Sure, Holmes can be the prototypical spark off the bench that comes in throwing down monster dunks, grabbing boards and blocking shots. The 24-year-old can also miss reads on offense and lose his man for easy baskets on the defensive end.

Johnson is nowhere near the level of athlete as Holmes, but the veteran provided a steady approach to the game that Brett Brown favored for the Sixers.

So Holmes, who missed the first eight games of the season with a broken bone in his left wrist, was limited to a career-low 48 contests and saw his minutes dip from 20.9 a night one season ago to 15.5.

Not an ideal situation for a player with a club option on his contract for next season.

Signature game
Holmes had a string of games in mid-December when he put up big numbers, scoring in double figures six times in an eight-game stretch. However, those numbers proved pretty hollow as seven of those eight games resulted in losses.

Let’s go with Dec. 30 instead, a 107-102 road comeback over the Denver Nuggets. With Embiid sidelined, Holmes came off the bench to record 14 points, three rebounds, three assists and a block in 19 minutes before fouling out.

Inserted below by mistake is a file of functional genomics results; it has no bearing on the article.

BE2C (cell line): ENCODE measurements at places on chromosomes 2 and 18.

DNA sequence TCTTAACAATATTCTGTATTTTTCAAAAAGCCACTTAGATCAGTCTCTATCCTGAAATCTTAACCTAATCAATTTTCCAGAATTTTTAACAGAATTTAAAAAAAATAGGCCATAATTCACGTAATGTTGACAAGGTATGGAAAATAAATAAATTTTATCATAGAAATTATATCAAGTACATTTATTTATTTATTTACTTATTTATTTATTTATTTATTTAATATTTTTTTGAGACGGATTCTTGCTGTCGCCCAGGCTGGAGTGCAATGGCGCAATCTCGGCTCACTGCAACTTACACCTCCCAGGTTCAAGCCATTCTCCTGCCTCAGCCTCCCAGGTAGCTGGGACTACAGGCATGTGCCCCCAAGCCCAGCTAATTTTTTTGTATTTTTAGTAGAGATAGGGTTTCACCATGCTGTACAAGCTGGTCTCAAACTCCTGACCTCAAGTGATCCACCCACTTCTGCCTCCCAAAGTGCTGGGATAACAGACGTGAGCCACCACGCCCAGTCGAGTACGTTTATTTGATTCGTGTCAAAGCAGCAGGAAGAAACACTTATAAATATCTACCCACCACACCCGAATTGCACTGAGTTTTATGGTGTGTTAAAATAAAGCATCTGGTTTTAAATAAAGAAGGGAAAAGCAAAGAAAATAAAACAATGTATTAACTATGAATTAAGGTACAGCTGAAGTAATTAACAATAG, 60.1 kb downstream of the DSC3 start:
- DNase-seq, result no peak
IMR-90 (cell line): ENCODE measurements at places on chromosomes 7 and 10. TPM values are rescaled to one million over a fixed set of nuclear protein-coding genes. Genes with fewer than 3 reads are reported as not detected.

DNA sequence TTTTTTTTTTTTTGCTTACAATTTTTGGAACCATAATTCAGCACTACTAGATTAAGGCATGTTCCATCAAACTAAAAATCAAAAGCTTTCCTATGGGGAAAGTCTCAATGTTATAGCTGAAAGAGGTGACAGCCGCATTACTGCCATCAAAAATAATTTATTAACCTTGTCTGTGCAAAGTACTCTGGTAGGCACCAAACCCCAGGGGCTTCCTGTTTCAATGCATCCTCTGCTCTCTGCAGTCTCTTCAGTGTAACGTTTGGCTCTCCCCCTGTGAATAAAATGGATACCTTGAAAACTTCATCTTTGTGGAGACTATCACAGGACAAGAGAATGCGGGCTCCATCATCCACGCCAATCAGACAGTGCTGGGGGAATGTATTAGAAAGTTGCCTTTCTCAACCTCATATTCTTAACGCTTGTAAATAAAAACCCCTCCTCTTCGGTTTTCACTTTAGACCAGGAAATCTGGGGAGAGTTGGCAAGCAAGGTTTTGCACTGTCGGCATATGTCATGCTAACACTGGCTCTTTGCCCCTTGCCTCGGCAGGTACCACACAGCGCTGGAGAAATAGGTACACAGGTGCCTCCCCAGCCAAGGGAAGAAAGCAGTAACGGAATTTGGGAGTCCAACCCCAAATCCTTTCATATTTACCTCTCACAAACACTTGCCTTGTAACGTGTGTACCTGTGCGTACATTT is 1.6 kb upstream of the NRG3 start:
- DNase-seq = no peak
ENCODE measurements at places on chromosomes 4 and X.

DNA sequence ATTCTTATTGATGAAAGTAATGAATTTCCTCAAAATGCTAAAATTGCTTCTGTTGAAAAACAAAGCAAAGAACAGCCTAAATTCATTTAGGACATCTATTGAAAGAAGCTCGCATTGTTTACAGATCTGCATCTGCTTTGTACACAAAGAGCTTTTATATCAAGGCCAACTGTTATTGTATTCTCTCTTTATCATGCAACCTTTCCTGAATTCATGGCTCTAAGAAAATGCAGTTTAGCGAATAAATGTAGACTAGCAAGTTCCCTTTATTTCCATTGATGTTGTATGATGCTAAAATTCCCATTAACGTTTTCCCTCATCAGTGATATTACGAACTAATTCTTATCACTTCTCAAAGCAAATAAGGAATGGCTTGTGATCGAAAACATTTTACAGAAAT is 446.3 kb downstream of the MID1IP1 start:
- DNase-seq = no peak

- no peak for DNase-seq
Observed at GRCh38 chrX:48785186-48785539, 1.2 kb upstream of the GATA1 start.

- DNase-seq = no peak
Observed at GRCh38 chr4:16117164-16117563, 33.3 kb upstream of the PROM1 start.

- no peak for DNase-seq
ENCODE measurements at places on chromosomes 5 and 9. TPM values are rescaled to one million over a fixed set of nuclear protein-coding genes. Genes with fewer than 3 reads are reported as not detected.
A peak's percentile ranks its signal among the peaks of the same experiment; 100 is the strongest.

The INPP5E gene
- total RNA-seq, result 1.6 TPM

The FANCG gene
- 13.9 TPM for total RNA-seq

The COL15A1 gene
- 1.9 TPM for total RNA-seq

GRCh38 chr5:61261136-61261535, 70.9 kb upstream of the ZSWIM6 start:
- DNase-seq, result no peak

Looking ahead to 2018-19
Unlike T.J. McConnell, Holmes didn’t get verbal confirmation that his option would be picked up from team president Bryan Colangelo at end-of-season press conferences.

While it seems unlikely the Sixers will bring back Johnson at a similar salary to what he made last season, the organization will likely see what else is available on the backup big man market.

Still, at 24 years old and with an extremely manageable salary of $1.6 million, Holmes should expect to be back with the Sixers next season. Anything after that will hinge on the amount of growth he shows in what could be his last chance with the team.

On Holmes
“It’s always a competition. Coach always lets it be known that we’re going to compete for spots, going to compete for playing time. Just have to come in next year ready to compete and ready to compete harder.”